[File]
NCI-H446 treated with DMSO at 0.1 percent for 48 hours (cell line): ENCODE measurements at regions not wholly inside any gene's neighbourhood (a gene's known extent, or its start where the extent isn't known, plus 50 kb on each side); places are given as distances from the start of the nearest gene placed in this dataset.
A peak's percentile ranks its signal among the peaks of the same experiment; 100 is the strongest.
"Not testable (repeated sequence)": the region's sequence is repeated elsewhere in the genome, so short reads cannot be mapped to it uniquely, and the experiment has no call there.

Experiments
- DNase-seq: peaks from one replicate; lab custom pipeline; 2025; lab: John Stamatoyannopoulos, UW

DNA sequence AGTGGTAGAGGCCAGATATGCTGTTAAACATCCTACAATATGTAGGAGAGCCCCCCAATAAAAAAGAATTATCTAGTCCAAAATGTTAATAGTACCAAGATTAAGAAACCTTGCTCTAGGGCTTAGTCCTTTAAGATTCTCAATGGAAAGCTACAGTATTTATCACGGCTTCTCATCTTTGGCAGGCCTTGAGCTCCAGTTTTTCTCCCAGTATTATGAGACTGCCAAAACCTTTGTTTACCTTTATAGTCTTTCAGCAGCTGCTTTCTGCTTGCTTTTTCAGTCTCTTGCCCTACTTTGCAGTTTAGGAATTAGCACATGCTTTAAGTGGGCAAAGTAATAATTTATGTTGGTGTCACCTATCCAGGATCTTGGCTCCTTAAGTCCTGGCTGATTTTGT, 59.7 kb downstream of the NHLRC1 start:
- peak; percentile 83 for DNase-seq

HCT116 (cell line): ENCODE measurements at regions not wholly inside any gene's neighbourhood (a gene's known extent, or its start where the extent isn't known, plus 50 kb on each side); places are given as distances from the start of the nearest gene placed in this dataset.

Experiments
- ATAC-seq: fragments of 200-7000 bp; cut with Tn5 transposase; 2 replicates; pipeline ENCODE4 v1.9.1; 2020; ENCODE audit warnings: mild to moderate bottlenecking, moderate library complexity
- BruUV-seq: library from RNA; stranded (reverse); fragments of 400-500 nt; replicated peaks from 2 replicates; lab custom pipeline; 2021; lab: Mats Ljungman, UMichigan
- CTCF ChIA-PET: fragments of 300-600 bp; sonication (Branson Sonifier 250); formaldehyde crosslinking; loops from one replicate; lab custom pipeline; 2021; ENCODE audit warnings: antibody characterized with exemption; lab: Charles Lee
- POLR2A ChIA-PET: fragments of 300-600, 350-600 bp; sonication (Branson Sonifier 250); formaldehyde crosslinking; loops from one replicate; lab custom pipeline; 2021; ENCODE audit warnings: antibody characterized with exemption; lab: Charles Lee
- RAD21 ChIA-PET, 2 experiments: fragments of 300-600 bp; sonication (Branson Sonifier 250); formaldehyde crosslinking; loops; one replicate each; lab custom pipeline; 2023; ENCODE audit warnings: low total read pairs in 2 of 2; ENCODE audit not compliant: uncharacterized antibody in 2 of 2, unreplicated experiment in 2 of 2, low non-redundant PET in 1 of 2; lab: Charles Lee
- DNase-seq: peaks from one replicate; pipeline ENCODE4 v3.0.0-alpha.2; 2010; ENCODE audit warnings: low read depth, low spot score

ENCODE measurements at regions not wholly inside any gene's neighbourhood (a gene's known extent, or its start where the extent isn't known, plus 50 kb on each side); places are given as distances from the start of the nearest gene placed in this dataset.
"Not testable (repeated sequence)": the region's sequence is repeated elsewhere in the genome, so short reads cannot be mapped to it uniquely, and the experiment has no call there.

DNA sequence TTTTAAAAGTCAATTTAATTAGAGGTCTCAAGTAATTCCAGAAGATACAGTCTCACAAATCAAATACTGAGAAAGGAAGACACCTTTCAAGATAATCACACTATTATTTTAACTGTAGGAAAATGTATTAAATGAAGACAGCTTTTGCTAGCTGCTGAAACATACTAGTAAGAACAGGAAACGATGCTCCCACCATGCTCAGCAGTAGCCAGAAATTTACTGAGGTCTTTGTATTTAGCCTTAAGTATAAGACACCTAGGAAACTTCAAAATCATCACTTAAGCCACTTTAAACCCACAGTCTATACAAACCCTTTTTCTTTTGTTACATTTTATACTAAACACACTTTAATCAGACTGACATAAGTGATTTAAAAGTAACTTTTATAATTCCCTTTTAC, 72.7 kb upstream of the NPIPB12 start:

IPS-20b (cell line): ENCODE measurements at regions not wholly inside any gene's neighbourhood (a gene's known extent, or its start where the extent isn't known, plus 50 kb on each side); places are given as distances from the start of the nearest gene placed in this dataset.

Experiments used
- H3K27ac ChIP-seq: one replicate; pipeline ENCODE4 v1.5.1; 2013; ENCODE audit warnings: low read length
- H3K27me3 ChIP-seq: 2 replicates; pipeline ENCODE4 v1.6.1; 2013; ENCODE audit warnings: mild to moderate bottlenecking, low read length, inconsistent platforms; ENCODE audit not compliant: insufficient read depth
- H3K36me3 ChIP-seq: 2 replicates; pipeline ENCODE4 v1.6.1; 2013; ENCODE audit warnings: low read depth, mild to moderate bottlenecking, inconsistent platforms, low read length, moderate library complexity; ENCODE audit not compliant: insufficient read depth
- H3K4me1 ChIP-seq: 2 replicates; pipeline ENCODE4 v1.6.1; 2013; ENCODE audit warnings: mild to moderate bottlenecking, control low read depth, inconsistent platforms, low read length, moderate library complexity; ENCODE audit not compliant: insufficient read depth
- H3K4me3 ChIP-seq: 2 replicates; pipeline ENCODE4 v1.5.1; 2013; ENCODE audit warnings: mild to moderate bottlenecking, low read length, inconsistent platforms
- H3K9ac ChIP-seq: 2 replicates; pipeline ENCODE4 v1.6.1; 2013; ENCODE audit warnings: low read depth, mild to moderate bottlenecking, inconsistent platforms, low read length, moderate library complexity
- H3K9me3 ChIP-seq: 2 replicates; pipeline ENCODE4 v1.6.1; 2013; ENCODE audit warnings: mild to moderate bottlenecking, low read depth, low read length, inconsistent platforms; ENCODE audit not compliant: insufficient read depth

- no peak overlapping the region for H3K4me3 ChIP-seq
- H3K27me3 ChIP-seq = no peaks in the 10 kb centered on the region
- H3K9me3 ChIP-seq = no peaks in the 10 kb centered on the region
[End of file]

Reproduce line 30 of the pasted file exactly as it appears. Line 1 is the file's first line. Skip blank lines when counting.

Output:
- H3K9me3 ChIP-seq = no peaks in the 10 kb centered on the region